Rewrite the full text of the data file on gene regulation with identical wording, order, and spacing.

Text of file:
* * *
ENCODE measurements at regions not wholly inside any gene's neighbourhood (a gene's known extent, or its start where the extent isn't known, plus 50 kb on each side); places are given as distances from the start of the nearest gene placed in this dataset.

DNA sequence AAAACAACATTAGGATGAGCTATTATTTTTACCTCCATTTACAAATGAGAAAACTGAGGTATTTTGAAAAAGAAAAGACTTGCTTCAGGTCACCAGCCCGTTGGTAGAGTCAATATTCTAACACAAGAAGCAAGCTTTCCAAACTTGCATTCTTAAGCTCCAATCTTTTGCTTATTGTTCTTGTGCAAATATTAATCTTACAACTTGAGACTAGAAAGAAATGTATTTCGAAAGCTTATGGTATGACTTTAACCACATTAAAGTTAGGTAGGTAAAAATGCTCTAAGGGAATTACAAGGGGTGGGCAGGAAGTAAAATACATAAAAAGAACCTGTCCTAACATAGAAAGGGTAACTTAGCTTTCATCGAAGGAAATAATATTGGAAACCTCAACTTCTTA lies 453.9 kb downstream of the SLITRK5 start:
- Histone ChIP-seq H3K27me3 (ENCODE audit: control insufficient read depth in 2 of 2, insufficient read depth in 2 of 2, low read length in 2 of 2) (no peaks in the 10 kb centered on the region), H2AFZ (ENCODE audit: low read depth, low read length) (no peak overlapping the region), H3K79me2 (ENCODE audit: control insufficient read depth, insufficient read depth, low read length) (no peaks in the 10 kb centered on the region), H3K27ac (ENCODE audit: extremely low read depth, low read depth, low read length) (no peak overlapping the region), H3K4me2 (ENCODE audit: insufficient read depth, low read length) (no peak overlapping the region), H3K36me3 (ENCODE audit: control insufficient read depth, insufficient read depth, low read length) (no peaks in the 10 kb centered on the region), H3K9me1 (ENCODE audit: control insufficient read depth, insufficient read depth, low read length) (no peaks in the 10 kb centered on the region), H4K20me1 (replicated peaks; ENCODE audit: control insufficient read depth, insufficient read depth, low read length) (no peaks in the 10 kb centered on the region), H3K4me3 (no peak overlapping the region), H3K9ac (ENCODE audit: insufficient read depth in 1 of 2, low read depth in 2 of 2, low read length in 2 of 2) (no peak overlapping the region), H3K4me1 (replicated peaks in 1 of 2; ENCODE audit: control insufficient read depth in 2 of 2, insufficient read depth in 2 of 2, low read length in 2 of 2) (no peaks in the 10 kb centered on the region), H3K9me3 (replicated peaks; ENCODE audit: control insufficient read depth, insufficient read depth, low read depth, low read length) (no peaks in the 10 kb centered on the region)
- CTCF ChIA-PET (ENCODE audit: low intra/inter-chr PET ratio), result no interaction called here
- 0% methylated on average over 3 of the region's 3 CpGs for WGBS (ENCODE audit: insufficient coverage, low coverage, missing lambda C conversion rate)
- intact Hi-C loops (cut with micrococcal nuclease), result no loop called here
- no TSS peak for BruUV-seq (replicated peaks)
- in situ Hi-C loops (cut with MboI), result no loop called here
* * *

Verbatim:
ENCODE measurements at regions not wholly inside any gene's neighbourhood (a gene's known extent, or its start where the extent isn't known, plus 50 kb on each side); places are given as distances from the start of the nearest gene placed in this dataset.

DNA sequence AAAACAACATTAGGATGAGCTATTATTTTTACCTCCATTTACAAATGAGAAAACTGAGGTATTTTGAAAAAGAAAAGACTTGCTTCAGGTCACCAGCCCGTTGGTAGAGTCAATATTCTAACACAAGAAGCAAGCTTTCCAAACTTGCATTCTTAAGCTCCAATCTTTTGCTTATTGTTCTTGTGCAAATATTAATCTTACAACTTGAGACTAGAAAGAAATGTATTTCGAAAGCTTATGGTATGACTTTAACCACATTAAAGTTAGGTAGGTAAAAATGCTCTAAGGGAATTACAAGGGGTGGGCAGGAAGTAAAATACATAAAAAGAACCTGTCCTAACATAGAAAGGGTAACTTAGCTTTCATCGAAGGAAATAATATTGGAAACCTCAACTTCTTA lies 453.9 kb downstream of the SLITRK5 start:
- Histone ChIP-seq H3K27me3 (ENCODE audit: control insufficient read depth in 2 of 2, insufficient read depth in 2 of 2, low read length in 2 of 2) (no peaks in the 10 kb centered on the region), H2AFZ (ENCODE audit: low read depth, low read length) (no peak overlapping the region), H3K79me2 (ENCODE audit: control insufficient read depth, insufficient read depth, low read length) (no peaks in the 10 kb centered on the region), H3K27ac (ENCODE audit: extremely low read depth, low read depth, low read length) (no peak overlapping the region), H3K4me2 (ENCODE audit: insufficient read depth, low read length) (no peak overlapping the region), H3K36me3 (ENCODE audit: control insufficient read depth, insufficient read depth, low read length) (no peaks in the 10 kb centered on the region), H3K9me1 (ENCODE audit: control insufficient read depth, insufficient read depth, low read length) (no peaks in the 10 kb centered on the region), H4K20me1 (replicated peaks; ENCODE audit: control insufficient read depth, insufficient read depth, low read length) (no peaks in the 10 kb centered on the region), H3K4me3 (no peak overlapping the region), H3K9ac (ENCODE audit: insufficient read depth in 1 of 2, low read depth in 2 of 2, low read length in 2 of 2) (no peak overlapping the region), H3K4me1 (replicated peaks in 1 of 2; ENCODE audit: control insufficient read depth in 2 of 2, insufficient read depth in 2 of 2, low read length in 2 of 2) (no peaks in the 10 kb centered on the region), H3K9me3 (replicated peaks; ENCODE audit: control insufficient read depth, insufficient read depth, low read depth, low read length) (no peaks in the 10 kb centered on the region)
- CTCF ChIA-PET (ENCODE audit: low intra/inter-chr PET ratio), result no interaction called here
- 0% methylated on average over 3 of the region's 3 CpGs for WGBS (ENCODE audit: insufficient coverage, low coverage, missing lambda C conversion rate)
- intact Hi-C loops (cut with micrococcal nuclease), result no loop called here
- no TSS peak for BruUV-seq (replicated peaks)
- in situ Hi-C loops (cut with MboI), result no loop called here